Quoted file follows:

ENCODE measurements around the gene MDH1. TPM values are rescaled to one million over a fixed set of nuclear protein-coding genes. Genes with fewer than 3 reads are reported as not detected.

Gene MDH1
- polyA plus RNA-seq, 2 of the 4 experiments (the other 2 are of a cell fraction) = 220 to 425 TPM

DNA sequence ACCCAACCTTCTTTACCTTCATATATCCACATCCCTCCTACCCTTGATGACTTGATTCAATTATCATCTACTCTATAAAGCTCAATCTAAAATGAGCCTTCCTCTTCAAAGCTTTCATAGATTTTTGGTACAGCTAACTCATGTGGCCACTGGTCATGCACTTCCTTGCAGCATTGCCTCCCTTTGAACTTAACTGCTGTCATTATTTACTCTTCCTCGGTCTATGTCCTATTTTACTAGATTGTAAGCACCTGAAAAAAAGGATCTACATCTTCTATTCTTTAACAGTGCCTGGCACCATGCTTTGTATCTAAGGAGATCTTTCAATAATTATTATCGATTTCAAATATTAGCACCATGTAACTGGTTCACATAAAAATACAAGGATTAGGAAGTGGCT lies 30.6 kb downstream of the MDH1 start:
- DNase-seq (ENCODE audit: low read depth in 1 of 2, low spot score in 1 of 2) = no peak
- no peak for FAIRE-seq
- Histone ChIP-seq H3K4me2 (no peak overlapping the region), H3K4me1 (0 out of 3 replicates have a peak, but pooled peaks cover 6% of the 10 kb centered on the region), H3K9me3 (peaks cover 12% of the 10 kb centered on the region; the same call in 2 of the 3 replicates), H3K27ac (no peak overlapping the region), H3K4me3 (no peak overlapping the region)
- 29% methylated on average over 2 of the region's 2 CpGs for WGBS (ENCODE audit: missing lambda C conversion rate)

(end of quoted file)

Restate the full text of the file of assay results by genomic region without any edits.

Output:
ENCODE measurements around the gene MDH1. TPM values are rescaled to one million over a fixed set of nuclear protein-coding genes. Genes with fewer than 3 reads are reported as not detected.

Gene MDH1
- polyA plus RNA-seq, 2 of the 4 experiments (the other 2 are of a cell fraction) = 220 to 425 TPM

DNA sequence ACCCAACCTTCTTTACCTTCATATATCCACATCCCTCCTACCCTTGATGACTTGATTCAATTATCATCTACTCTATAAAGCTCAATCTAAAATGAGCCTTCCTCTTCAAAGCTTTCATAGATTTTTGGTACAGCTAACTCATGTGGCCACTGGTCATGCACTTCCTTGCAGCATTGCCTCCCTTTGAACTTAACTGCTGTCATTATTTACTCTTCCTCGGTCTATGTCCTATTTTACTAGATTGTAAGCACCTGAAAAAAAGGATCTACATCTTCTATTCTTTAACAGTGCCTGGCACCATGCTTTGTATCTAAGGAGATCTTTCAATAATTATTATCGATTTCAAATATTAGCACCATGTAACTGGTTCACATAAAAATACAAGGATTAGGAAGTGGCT lies 30.6 kb downstream of the MDH1 start:
- DNase-seq (ENCODE audit: low read depth in 1 of 2, low spot score in 1 of 2) = no peak
- no peak for FAIRE-seq
- Histone ChIP-seq H3K4me2 (no peak overlapping the region), H3K4me1 (0 out of 3 replicates have a peak, but pooled peaks cover 6% of the 10 kb centered on the region), H3K9me3 (peaks cover 12% of the 10 kb centered on the region; the same call in 2 of the 3 replicates), H3K27ac (no peak overlapping the region), H3K4me3 (no peak overlapping the region)
- 29% methylated on average over 2 of the region's 2 CpGs for WGBS (ENCODE audit: missing lambda C conversion rate)